In response to the IHI report, many hospitals established RRT/METs.[6] Proponents for RRT/METs argued that the potential benefit justified immediate implementation, whereas others advocated for further research.[6] Despite the rapid, widespread adoption of RRT/METs, questions remain regarding their effectiveness in reducing hospital mortality and nonintensive care unit (ICU) cardiopulmonary arrests.[6, 7] In 2010, Chan et al. reported the results of a meta‐analysis of studies published through 2008 that demonstrated a reduction in cardiac arrests, but not mortality, following the implementation of RRTs.[8] An updated systematic review, including studies published through 2012, suggested that RRTs are associated with reduced non‐ICU cardiac arrest and reduced mortality.[9]

Since the publication of the Winters et al. systematic review, several new studies have been published.[9, 10, 11, 12] We performed a systematic review and meta‐analysis including studies published through 2014 to examine the impact of RRT/METs on hospital mortality and in‐hospital cardiopulmonary arrest (IHCA).

METHODS

Search Methods

We conducted a systematic search of publications on RRTs using PubMed (19462014), Cumulative Index to Nursing and Allied Health Literature (19372014), and the Cochrane Library (issue 10 of 12, 2014). The search used no language restrictions and no limits. Medical Subject Headings with keywords in a Boolean search strategy were employed. The major themes used were cardiopulmonary arrest and rapid response teams. Clinicaltrials.gov (1997‐2014) was searched using a similar methodology. A reference review was performed using Web of Science (19002014).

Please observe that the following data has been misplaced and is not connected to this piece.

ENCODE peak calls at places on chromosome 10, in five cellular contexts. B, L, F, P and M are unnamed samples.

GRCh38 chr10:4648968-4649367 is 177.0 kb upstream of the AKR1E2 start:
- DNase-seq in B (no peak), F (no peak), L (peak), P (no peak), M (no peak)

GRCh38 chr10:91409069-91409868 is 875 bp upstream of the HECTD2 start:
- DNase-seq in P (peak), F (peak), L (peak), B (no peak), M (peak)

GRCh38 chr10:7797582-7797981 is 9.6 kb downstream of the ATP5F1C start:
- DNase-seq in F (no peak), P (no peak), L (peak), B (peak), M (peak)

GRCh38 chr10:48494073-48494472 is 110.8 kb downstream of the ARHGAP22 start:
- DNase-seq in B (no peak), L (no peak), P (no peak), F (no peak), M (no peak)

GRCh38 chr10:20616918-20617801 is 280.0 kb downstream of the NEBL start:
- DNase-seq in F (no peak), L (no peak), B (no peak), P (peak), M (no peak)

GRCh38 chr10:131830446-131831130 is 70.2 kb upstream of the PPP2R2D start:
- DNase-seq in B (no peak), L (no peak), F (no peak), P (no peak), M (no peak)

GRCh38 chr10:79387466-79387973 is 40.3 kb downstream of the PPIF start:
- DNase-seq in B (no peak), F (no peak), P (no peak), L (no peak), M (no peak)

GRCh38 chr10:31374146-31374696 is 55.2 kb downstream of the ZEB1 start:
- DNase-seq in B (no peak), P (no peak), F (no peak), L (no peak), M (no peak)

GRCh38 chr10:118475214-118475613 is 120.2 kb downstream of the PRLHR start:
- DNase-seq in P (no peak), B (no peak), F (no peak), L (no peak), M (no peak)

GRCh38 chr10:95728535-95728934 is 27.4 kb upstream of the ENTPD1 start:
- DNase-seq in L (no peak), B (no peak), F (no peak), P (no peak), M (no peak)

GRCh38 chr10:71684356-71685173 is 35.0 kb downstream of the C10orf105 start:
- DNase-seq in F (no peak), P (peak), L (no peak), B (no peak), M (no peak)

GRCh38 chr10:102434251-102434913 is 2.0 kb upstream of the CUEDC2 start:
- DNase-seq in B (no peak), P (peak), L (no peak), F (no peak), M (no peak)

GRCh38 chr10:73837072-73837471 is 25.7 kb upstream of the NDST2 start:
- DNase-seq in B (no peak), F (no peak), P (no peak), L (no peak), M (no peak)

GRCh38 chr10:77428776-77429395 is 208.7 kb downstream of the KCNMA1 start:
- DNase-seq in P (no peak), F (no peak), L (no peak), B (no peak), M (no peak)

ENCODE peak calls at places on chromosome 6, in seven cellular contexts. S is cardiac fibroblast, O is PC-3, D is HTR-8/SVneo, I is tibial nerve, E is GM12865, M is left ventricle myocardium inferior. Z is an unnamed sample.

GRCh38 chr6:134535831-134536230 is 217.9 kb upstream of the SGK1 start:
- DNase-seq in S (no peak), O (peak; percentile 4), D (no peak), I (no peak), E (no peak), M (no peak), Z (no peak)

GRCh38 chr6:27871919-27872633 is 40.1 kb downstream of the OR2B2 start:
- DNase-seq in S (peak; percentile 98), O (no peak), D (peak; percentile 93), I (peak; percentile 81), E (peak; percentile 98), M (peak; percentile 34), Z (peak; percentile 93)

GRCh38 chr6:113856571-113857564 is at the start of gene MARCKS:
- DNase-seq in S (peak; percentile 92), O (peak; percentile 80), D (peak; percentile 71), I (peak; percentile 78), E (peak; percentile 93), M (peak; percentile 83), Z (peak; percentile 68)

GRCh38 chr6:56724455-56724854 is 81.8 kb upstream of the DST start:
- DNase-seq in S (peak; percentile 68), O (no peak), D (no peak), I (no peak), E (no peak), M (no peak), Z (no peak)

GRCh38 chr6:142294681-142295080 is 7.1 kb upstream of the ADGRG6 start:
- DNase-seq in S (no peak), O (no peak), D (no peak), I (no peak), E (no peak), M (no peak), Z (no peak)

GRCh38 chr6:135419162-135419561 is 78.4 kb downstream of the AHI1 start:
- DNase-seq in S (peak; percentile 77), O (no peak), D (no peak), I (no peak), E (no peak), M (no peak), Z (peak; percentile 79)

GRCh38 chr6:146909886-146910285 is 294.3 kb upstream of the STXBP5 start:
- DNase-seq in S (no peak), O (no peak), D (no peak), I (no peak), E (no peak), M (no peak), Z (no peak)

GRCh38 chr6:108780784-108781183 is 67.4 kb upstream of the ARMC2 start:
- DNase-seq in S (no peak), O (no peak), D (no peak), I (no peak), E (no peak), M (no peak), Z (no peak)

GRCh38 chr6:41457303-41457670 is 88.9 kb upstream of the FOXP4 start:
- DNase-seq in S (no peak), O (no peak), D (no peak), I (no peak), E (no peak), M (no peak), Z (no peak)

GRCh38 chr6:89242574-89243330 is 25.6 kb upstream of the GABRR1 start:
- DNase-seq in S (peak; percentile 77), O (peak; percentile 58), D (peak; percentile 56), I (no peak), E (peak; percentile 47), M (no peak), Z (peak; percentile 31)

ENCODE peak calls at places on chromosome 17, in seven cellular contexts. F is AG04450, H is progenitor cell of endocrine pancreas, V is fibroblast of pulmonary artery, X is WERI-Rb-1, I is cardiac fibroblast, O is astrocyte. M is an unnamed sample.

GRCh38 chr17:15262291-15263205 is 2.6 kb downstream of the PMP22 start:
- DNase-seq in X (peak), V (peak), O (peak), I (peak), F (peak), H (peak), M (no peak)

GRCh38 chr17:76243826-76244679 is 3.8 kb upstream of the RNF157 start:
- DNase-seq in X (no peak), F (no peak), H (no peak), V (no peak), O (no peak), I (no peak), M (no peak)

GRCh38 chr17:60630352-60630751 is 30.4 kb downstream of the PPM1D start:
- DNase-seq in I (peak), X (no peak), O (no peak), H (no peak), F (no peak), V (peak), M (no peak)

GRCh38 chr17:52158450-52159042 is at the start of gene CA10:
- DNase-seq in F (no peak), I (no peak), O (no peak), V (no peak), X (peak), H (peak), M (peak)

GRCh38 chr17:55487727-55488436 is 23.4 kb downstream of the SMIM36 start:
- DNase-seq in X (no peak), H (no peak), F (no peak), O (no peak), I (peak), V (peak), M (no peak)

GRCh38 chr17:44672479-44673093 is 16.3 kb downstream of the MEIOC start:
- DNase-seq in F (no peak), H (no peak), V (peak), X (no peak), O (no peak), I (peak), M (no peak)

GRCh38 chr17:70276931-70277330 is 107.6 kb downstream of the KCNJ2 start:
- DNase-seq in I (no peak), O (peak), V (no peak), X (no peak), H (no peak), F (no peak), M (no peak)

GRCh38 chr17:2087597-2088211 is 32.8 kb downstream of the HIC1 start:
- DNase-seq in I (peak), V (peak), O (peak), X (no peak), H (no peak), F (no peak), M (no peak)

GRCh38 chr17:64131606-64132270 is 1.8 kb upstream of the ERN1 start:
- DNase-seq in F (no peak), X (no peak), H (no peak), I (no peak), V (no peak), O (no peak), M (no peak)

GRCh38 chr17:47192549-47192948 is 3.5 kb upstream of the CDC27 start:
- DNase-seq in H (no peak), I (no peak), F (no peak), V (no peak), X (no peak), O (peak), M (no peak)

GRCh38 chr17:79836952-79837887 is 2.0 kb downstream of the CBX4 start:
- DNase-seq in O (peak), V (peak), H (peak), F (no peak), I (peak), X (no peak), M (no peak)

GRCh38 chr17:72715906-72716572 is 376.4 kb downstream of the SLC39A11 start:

Study Eligibility Criteria

Prespecified criteria for determining study eligibility included: before‐after studies, cohort studies, nonrandomized control studies, or cluster randomized controlled trials (RCTs); implementation of an RRT and/or a MET as the intervention; adults (based on individual study definition) hospitalized in a non‐ICU setting; reported 1 or both prespecified outcomes, hospital mortality, or IHCA. There were no exclusion criteria or language restrictions.

Data Extraction

We prospectively outlined a standard protocol that included the research question, inclusion/exclusion criteria, as well as our outcomes and search approaches. We used standard methodology for analysis in accordance with the guidelines in Cochrane Handbook for Systematic Reviews of Interventions.[13] The protocol can be obtained by request to the authors. All changes to our original protocol were recorded in a protocol amendments table.

The studies identified underwent title and abstract screening by 1 of 2 reviewers (G.S.C., R.S.S.). After irrelevant studies were removed, reviewers independently assessed the remaining studies for eligibility based on full‐text review. All disagreements were resolved with consensus and the help of a third reviewer (D.C.B.).

Prior to extracting data, a piloted standardized data‐collection form was created. Eligible studies were independently reviewed by each of the 2 reviewers, and the relevant data extracted. Conflicts between the reviewers regarding the data collected for a given study were resolved by a third reviewer. The essential data were total events (hospital deaths and IHCA) and total hospital admissions.

Assessment of Methodological Quality